My football career ended at the high school, but I carried lessons from those years that remain powerful for me, today. I was a defensive tackle on a team with regional dominance; our coaches were remarkable. One day, Manny Peñaflor – our defensive line coach – taught me a life lesson on the scrimmage field. He delivered it to me privately, with only 50+ of my teammates listening in.
Manny stopped the action, grabbed my facemask and put his face in front of my nose: “Chawnk! How big is the football field?” My immediate reaction was technically true: 300’ x 160’. Right on the nose… but he was looking for a different/better answer.
“Not your field!” He released my head, turned his shoe sideways and drew a 10’ x 10’ square around me, in the dirt of the practice field. “That’s your field! If anybody from the other side comes into your field, put ‘em on their ass!”
I was trying to protect 48,000 square feet, but Manny assigned me just 100. The other guys on the defense would do their parts, and – if we all did our portion – we’d win (and, we did).
There aren’t many people more notable – in history – than King David of Israel. Yet, when Paul presented his first archived message – in Pisidian Antioch (in ruins today, in the middle of modern Turkey) – to a Jewish audience in the synagogue there, he mentioned their common historic hero in this way: “For when David had served God’s purpose in his own generation, he fell asleep; he was buried with his fathers and his body decayed (Acts 13:36).
In modern culture, there are trendy nuggets of advice that are repeated because they are succinct and credible. Wisdom fit for a fortune cookie: Find your niche. Stay in your lane. Figure out your sweet spot.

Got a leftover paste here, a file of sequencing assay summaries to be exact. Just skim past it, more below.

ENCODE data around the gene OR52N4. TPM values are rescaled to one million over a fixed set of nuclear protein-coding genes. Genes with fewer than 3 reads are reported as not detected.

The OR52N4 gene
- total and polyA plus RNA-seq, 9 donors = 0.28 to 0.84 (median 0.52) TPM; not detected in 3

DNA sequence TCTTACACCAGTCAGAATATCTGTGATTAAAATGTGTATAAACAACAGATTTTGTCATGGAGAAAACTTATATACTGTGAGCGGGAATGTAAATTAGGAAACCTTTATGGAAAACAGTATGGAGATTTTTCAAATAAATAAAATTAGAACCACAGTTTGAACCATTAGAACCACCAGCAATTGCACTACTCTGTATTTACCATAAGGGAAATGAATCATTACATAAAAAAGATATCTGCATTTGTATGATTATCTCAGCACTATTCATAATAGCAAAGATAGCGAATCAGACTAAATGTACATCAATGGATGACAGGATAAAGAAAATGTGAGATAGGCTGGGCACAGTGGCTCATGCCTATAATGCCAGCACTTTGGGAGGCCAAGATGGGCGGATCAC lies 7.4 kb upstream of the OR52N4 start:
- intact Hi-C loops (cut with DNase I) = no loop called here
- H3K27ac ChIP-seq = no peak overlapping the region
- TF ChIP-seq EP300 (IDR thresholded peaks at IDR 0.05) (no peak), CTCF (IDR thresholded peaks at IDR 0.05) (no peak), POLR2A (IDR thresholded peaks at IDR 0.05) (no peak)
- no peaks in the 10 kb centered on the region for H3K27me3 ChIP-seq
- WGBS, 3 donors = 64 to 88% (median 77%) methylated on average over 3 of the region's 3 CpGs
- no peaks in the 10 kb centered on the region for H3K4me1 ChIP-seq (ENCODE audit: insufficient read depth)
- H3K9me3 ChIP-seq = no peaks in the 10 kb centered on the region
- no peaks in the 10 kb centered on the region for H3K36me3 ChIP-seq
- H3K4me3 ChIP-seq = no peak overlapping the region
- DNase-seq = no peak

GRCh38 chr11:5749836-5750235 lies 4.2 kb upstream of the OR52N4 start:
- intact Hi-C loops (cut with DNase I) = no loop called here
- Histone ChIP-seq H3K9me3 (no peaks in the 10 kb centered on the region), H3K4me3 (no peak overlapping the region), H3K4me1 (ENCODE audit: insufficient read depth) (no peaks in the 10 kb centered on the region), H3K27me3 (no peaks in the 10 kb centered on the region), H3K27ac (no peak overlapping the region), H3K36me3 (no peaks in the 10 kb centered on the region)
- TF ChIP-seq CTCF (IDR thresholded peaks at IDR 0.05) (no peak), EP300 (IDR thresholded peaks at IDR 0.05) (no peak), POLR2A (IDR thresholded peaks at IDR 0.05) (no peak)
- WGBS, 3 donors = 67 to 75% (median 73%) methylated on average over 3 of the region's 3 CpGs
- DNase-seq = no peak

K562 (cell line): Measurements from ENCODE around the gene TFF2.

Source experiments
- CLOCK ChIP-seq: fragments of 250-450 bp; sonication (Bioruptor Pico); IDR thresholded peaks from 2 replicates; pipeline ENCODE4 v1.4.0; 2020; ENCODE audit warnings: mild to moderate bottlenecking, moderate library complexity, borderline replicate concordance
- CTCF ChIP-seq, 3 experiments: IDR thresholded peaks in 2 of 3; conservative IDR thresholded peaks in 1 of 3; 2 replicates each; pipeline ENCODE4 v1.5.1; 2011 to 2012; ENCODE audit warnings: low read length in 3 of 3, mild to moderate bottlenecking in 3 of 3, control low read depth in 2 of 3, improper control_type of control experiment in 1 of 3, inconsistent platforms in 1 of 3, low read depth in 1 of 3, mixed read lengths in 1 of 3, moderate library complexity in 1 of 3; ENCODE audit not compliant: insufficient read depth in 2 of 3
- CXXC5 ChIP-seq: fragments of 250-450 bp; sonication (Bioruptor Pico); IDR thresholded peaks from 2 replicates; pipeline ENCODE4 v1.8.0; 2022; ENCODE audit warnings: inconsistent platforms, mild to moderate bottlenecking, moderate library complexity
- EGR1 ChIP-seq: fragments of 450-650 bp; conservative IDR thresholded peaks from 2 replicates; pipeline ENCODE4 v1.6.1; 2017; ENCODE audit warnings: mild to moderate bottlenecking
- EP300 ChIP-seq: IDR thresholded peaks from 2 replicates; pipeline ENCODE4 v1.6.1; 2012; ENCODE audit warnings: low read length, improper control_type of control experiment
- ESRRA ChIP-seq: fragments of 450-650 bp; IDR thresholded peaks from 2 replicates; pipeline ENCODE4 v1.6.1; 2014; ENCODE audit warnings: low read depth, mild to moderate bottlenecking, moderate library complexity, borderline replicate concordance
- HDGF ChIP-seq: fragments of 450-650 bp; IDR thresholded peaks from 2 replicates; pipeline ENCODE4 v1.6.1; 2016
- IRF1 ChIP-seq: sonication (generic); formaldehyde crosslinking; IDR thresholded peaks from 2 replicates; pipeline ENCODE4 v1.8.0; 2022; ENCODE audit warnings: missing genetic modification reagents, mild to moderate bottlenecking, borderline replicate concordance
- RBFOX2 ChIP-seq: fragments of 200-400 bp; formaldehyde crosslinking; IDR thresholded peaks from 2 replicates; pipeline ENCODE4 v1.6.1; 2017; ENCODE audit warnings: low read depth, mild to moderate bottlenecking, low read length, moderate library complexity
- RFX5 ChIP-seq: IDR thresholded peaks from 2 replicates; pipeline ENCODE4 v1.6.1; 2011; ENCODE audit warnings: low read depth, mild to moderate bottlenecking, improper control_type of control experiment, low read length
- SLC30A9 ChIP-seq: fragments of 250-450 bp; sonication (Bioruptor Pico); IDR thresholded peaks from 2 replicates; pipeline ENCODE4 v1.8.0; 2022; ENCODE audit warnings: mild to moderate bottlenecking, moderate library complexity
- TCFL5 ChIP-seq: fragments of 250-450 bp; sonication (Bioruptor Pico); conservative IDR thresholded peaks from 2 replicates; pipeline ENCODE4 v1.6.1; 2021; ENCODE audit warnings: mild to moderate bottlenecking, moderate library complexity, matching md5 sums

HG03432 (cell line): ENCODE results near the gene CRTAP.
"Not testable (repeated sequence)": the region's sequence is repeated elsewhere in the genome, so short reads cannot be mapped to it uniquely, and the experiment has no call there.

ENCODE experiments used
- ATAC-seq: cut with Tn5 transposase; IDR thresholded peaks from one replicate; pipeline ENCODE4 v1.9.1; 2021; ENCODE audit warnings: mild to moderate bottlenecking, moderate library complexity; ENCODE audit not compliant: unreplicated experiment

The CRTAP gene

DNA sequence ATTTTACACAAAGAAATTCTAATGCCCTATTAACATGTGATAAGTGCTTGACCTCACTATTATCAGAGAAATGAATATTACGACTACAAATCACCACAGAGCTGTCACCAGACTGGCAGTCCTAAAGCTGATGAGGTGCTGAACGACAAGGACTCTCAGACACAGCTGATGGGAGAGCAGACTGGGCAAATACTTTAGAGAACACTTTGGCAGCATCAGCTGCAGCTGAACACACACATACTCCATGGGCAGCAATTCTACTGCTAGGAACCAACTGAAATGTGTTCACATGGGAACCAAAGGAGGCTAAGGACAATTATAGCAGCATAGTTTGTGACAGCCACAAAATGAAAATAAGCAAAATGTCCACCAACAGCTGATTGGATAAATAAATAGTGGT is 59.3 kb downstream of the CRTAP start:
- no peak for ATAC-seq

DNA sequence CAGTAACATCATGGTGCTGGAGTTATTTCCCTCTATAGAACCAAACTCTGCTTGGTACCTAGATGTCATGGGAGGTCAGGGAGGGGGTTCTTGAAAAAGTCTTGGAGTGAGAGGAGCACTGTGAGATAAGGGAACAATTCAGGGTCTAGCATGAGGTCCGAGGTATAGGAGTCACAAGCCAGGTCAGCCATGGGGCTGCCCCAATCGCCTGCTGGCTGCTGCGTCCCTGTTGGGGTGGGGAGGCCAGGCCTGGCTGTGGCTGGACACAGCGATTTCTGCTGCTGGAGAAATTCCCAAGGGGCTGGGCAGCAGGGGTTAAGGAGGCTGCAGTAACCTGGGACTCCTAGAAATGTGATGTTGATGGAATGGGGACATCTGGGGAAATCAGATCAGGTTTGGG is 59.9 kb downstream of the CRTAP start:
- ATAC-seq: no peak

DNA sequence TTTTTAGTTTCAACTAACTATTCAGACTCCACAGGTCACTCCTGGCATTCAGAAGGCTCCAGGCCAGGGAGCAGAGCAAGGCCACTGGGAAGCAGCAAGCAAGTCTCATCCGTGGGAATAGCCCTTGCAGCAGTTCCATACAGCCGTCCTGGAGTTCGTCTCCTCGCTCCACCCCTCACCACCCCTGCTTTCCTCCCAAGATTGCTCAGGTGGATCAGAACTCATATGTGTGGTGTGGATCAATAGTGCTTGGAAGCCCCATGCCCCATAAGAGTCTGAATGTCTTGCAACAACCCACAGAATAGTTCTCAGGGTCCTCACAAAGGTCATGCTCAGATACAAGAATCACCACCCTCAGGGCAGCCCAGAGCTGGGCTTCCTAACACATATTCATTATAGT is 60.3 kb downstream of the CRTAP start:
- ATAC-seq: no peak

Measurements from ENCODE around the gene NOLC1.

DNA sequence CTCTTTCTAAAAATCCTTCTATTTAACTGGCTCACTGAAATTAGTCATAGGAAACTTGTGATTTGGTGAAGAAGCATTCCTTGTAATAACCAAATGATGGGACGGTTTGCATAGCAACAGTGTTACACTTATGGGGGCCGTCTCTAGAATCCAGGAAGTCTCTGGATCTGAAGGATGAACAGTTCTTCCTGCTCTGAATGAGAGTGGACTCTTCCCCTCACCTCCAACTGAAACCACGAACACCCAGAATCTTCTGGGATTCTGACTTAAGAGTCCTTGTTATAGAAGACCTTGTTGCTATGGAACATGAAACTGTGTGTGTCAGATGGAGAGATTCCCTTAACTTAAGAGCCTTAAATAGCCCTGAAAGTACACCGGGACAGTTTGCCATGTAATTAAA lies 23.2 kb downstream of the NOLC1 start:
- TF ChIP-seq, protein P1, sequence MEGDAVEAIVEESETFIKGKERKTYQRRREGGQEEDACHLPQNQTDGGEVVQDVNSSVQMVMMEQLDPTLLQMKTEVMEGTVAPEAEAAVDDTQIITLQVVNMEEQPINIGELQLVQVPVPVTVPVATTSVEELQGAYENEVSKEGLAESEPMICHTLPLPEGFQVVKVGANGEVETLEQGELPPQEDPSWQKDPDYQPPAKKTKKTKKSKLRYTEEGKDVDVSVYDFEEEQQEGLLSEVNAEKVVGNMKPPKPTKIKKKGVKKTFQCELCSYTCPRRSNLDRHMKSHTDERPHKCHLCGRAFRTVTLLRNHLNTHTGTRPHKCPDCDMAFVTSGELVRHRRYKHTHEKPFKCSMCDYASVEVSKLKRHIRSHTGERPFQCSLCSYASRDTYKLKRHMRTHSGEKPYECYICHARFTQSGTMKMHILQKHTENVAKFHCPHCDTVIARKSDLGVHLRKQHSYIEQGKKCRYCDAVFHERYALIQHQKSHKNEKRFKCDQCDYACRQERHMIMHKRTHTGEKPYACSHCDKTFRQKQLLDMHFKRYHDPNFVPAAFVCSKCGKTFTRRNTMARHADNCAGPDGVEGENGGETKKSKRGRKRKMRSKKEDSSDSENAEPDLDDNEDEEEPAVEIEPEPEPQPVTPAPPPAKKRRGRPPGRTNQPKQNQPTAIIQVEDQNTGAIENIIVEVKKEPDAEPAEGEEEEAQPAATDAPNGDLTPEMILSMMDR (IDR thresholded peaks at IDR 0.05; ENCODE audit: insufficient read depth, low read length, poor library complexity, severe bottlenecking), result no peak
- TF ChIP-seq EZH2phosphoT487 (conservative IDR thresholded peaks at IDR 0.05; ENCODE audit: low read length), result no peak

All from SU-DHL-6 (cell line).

Attributed to no one in particular, they are recounted ad nauseum because they ring true. You can’t do everything, so don’t try. Instead, find your one thing and devote yourself to becoming the genius in your narrow category of expertise.
David was the timeless Super Hero of Israel: he was elevated from last-of-eight in his farm family – relegated to tending sheep while his brothers fought Philistines – to ultimately become the King of Israel’s 12 tribes, and progenitor of the family line that would birth the Messiah, Jesus, 1000 years later. How did he do it?
He found his niche. He stayed in his lane. He figured out his sweet spot.
In the beginning, that put him in charge of a herd of sheep. While delivering GrubHub to his brothers on the battlefield, his confidence in his Big God put him up against a Big Philistine (the one he dropped with a well-placed sling-shot rock). He graduated to 300 mighty men (while on the run from Saul); ultimately, he became the dynastic sovereign over the 12-tribe Nation of Israel for 40 years.
Early on, the Kingdom advanced under the influence of Apostles who figured out their part in the Great Commission that Jesus passed to them as He left Earth to return to Heaven.
When Jesus was fulfilling His calling, he restricted himself, intentionally: “I was sent only to the lost sheep of Israel” (Matthew 15:24). Chosen People would be given first access to their Messiah.
Paul’s calling was focused as well, but to a very different population. The day of Saul’s conversion, God revealed His long-term assignment for him: “This man is my chosen instrument to proclaim my name to the Gentiles and their kings and to the people of Israel…” (Acts 9:15-16).
God has drawn boundaries around your field of play; your assignment – done in concert with other faithful teammates – will serve God’s purposes in this generation. That’s all He wants from you.
As we re-start a New Year, I’ll ask you what Manny asked me: How big is your field?